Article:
In ancient Rome, tubs for bathers in the spas were filled with crocodile dung to preserve the youth of anyone who would take a dip. Face masks of the same substance were also used to infuse the visage with youthfulness. In the Victorian era, women would apply mercury directly to their skin to heal blemishes and minimize wrinkles. The mercury was, of course, literally corroding the surface of their skin. However destructive the process was, it favored a beautiful result.
Ancient Egyptian men applied crocodile, goat, and lion fat to their scalps in their best effort to stop the process of balding with age. The one thing that connects each of these peoples across their respective barriers of time and culture is the pursuit of youth. The question of whether or not everlasting youth is possible has plagued our species for thousands of years, and it may continue to, even with the advances of modern science, medicine, and technology.
I’m not too sure about a “fountain of youth” out there anywhere, but I do know a few secrets and tricks that may help restore the youth and fluidity that your skin and joints have been missing. I don’t know if you’ve ever heard of collagen, but it should definitely be on your radar. You may have encountered it previously if you’ve researched common botox treatments.
It’s been picking up a lot of popularity in the nutrition and wellness fad world recently, but make no mistake. Collagen isn’t any fly-by-night supplement. It is figuratively, and literally, the glue that holds us together. Don’t believe me? The word collagen literally originates from the Greek word kolla, which translates to “glue.”
Breaking Down Collagen
So what is this stuff anyway? According to amymyersmd.com, Collagen is “the fibrous protein found throughout your body, organs, muscles, skin, hair, nails, teeth, bones, blood vessels, tendons, joints, cartilage, and your digestive system.” The protein itself contains 19 different amino acids, both essential and nonessential. There are actually 16 different types of collagen found throughout your body, but the majority of collagen in your body can be categorized as “Type 1.” (Type 1 includes 90% of the collagen found in your body, to be exact.) This most common type of collagen is found in your skin, bones, organs, and eyes. It basically is responsible or wound healing, makes your skin stretch, and keeping your tissues from falling apart.
If this is the first time you’ve heard of collagen and your skin isn’t falling off, you obviously aren’t in dire need of a collagen supplement. So where are we getting it from? As it turns out, foods that are rich in protein will be your main source of collagen. Think: beef, chicken, fish, and oddly enough, eggshell membranes. Each of these sources provides different amounts of some of the various types of collagen. For example, beef collagen (bovine collagen) is made almost exclusively of Types 1 and 3 collagen, and is useful for building muscle. Meanwhile, chicken collagen is more beneficial for building cartilage, while it contains mostly Type 2 collagen.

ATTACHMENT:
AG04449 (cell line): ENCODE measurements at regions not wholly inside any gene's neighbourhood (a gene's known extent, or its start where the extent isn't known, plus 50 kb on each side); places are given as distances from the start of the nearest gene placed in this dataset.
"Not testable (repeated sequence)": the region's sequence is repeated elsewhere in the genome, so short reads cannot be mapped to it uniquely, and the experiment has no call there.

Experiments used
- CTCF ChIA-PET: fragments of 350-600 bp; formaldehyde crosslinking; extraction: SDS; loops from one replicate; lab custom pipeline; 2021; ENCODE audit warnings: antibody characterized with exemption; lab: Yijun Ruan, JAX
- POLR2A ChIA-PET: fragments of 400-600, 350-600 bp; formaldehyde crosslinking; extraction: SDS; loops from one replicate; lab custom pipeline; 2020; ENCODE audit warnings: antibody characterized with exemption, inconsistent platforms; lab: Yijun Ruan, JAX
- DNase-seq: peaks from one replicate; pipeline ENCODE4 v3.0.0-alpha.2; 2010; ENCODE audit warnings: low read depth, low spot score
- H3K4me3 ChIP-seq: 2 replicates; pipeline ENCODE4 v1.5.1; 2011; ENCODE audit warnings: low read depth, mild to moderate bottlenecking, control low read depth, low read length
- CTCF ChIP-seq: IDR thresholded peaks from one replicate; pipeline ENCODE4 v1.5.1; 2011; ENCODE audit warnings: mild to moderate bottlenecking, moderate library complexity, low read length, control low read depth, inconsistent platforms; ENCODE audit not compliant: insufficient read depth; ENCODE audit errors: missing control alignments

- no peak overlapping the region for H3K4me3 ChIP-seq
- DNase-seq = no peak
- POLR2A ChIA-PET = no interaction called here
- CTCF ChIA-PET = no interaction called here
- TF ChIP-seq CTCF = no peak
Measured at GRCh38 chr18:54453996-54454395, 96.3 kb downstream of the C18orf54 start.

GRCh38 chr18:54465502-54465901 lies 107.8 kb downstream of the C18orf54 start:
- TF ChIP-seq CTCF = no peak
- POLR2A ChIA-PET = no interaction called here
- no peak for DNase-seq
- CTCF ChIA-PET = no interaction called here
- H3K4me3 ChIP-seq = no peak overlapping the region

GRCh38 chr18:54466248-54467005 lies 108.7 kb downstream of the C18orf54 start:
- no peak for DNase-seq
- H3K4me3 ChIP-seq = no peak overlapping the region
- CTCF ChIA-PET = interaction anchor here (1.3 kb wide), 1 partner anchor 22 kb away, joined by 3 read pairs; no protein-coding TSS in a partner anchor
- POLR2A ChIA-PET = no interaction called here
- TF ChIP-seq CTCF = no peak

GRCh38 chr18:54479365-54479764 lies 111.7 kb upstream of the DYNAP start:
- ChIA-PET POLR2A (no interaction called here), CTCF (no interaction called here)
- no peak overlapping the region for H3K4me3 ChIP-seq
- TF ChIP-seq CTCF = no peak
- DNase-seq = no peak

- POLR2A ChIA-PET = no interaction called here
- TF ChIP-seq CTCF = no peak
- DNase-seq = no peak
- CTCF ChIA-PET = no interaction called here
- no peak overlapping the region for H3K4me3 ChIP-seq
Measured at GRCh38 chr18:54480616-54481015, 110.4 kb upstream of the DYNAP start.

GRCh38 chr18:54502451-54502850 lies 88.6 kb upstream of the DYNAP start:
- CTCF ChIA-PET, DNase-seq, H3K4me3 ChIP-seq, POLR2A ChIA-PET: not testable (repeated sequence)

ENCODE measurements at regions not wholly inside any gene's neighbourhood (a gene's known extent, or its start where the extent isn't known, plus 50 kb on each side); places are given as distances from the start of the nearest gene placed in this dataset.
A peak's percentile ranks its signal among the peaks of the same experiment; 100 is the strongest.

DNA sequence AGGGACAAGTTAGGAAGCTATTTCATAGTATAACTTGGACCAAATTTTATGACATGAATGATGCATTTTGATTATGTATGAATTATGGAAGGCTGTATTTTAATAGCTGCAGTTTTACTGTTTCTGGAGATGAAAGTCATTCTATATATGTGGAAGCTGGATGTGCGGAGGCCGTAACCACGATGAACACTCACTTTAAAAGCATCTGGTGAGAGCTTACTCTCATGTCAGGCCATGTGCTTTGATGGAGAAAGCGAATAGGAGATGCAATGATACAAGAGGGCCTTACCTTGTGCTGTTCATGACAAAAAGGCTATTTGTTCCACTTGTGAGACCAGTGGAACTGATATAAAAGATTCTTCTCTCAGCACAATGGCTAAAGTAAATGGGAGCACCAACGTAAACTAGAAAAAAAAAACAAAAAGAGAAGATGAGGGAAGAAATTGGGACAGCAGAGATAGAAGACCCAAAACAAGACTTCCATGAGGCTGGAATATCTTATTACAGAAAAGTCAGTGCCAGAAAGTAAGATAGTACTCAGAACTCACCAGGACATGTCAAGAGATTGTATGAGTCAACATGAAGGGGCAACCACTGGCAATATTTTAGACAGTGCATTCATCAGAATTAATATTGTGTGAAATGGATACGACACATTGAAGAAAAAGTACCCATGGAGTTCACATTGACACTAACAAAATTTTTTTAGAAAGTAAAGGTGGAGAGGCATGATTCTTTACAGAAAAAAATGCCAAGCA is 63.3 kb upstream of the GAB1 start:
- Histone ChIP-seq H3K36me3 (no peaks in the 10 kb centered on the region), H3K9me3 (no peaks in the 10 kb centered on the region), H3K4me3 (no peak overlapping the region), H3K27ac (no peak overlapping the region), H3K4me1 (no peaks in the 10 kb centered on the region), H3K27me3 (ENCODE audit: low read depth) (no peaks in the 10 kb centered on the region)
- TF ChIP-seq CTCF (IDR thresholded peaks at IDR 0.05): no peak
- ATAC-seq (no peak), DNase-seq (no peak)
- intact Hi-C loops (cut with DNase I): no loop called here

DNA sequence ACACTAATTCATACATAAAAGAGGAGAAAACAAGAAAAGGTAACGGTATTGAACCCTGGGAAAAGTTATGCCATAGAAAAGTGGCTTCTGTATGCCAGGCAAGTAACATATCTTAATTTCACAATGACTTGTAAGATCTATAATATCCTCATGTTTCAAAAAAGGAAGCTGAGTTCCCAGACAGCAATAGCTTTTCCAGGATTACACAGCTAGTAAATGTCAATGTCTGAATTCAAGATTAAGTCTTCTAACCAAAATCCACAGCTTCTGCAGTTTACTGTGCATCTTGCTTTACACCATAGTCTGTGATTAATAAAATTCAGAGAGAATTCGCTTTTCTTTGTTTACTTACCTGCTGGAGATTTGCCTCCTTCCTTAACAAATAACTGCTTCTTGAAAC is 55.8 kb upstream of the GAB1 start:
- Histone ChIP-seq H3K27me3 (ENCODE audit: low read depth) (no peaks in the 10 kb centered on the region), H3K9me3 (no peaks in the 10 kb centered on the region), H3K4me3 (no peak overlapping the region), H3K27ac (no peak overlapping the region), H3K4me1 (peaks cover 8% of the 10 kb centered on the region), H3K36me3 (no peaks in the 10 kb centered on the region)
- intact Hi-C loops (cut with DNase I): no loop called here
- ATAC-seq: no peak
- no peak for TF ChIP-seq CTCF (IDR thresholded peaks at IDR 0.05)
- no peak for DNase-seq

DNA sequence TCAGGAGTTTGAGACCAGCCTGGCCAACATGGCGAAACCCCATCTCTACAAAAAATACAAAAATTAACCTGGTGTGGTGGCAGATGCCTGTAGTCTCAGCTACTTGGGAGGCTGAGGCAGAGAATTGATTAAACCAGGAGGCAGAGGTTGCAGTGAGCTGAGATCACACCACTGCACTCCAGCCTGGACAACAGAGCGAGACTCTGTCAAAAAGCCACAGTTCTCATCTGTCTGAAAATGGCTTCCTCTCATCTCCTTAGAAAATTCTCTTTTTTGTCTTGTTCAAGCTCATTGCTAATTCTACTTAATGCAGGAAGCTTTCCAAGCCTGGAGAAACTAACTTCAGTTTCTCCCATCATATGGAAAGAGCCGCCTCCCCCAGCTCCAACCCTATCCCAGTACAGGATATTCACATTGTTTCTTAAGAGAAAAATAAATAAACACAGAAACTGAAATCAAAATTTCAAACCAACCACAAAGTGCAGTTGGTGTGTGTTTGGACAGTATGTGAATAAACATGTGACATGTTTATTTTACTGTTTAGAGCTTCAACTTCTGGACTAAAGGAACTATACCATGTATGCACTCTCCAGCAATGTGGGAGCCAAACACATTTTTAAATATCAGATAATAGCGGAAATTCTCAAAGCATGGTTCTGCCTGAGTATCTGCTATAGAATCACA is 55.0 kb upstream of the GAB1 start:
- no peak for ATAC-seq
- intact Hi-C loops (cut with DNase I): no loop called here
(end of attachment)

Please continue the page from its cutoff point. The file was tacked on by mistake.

While beneficial to ingest collagen, something called collagen peptides have been created to make this supplement even more bioavailable and easily absorbable than before. However, their increased bioavailability doesn’t in any way decrease the amino acid or nutrient content. The process of hydrolysis breaks down the protein chains of collagen and makes them shorter, and by doing so, makes the resulting supplement easier to digest and completely dissolvable in hot and cold water. So rather than boiling bones for hours on end, you can get all the same benefits of normal collagen from a vanilla powder that you mix into your morning coffee. Try Vital Proteins’ Pasture Raised Collagen Peptides or Vital Proteins’ Collagen Creamer Coconut.
Why do I need collagen?
Collagen can boost your health in a myriad of ways, and while you may not be deficient, your body can still use it. The body beings slowing collagen production around age 35, and after that point, if the joints and cartilage are not supplemented for, they can begin to be very painful as the collagen layer breaks down. Collagen is like a smooth gel that helps all the appendages move around properly. The earlier you begin supplementing collagen, the greater your chance for reducing pain later on.